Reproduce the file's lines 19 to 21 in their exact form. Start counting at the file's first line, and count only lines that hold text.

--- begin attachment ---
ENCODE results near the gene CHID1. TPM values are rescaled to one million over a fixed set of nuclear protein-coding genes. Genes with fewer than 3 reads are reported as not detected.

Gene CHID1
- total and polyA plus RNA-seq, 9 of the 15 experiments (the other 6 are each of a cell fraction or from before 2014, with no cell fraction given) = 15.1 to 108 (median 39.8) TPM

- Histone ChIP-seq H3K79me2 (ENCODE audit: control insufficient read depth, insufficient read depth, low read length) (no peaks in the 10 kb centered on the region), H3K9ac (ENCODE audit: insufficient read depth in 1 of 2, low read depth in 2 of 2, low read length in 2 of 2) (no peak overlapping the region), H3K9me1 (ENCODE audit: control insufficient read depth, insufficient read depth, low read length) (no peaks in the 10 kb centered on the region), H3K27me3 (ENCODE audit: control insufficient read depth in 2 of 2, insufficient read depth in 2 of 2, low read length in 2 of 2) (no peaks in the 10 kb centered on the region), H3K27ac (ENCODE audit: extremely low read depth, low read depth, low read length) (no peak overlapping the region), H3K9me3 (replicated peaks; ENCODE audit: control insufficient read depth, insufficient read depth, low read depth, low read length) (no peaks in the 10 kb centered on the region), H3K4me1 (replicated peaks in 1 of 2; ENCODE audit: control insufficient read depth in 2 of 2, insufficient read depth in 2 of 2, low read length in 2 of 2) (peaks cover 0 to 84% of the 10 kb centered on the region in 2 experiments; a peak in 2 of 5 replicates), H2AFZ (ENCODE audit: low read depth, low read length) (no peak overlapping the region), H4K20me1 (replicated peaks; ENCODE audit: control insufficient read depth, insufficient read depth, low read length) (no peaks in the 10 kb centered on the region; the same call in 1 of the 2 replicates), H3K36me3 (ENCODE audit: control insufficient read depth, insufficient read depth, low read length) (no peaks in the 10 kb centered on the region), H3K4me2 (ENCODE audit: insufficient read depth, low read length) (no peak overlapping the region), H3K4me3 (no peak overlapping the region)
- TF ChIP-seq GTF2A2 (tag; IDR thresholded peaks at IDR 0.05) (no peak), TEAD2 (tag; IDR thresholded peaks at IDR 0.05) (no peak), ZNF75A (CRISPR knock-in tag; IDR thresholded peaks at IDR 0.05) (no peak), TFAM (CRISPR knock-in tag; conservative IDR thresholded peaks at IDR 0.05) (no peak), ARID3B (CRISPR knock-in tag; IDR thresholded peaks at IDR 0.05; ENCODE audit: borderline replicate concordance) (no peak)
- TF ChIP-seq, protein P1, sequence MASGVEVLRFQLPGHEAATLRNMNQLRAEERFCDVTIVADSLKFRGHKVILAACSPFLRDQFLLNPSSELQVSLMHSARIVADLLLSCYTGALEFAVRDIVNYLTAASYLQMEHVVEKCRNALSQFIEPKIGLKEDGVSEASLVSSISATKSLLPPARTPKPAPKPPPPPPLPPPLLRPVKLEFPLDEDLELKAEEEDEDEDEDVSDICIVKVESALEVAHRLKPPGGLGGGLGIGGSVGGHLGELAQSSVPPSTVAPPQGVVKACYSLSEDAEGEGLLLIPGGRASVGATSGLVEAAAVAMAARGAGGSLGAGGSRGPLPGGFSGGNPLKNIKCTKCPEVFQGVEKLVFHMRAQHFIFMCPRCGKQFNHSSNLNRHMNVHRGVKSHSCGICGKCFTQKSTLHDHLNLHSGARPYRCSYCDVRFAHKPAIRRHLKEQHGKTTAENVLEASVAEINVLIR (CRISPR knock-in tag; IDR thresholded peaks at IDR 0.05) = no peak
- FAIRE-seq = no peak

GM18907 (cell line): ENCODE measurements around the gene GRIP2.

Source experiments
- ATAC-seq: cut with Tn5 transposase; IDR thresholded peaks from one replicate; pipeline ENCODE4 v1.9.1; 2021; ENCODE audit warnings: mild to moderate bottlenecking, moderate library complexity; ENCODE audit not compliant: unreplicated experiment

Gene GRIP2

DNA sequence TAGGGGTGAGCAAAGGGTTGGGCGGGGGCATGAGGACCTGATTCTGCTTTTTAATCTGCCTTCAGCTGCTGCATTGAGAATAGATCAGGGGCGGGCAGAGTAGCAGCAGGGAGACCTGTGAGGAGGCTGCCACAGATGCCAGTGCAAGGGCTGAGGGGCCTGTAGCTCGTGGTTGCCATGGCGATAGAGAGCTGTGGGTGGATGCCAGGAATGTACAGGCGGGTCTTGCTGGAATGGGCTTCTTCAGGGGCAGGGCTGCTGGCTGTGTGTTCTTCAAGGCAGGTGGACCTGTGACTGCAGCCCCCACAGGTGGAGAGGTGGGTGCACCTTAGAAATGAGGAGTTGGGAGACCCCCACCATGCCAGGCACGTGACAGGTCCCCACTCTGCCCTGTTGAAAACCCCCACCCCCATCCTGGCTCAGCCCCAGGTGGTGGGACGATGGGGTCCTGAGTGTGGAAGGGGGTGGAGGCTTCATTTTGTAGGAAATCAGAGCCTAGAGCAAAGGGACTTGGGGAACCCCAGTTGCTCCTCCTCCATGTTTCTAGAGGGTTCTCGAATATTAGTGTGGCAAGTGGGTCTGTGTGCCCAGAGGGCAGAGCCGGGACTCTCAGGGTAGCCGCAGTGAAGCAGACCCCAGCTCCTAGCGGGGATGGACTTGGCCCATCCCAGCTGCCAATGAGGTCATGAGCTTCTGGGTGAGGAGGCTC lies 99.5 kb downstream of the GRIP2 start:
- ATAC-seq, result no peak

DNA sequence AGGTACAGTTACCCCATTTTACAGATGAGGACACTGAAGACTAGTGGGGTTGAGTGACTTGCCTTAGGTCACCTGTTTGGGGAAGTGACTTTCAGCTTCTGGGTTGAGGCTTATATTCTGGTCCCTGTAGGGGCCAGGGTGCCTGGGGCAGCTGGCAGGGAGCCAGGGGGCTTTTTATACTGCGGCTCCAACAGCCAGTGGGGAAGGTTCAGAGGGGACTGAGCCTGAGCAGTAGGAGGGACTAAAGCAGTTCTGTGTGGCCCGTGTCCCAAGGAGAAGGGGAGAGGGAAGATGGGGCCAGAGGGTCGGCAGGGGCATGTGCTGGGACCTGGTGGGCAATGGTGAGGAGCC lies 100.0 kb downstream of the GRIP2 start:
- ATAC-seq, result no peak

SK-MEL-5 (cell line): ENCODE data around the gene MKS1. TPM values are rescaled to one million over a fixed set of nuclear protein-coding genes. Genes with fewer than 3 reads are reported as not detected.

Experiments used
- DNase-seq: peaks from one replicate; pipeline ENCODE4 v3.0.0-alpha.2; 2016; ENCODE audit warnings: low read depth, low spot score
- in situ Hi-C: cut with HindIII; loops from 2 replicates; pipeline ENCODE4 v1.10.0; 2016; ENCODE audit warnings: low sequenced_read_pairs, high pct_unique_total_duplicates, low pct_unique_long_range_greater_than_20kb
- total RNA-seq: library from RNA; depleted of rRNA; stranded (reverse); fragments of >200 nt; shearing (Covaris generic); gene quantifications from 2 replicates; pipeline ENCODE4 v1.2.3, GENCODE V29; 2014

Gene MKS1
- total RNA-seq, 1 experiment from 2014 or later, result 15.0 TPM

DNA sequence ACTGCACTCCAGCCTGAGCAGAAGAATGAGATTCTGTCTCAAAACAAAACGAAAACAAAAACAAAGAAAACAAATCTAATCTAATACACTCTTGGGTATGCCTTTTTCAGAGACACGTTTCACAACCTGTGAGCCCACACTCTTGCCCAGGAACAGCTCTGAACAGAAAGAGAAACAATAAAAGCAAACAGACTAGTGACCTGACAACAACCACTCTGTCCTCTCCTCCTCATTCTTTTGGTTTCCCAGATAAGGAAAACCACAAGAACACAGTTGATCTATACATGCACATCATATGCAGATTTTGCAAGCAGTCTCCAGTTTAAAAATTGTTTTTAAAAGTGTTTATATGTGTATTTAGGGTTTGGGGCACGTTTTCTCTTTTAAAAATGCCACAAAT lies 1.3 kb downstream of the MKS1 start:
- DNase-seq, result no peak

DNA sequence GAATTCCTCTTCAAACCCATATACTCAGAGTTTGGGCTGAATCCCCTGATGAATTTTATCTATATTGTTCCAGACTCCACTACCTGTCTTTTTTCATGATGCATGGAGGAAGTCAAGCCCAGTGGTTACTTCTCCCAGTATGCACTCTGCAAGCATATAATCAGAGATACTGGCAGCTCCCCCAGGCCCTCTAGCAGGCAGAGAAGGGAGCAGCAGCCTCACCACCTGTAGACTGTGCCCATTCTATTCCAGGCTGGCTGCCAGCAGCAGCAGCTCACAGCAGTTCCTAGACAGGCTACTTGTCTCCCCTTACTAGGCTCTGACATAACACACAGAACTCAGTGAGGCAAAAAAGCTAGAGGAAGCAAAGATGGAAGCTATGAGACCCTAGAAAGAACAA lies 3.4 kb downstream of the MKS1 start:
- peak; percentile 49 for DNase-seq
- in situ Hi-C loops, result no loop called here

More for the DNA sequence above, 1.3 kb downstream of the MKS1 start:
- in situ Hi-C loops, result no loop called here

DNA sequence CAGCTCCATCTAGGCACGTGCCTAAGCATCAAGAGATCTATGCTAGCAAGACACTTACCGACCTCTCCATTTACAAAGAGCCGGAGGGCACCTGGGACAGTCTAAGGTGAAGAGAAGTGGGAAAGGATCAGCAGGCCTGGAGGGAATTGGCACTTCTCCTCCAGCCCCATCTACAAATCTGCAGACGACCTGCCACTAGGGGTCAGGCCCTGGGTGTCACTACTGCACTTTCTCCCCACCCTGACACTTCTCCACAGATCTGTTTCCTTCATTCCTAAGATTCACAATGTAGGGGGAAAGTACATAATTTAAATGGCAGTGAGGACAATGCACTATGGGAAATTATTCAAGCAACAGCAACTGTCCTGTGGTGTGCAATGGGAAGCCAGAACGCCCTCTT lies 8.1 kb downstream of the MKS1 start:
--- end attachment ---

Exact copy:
- in situ Hi-C: cut with HindIII; loops from 2 replicates; pipeline ENCODE4 v1.10.0; 2016; ENCODE audit warnings: low sequenced_read_pairs, high pct_unique_total_duplicates, low pct_unique_long_range_greater_than_20kb
- total RNA-seq: library from RNA; depleted of rRNA; stranded (reverse); fragments of >200 nt; shearing (Covaris generic); gene quantifications from 2 replicates; pipeline ENCODE4 v1.2.3, GENCODE V29; 2014

Gene MKS1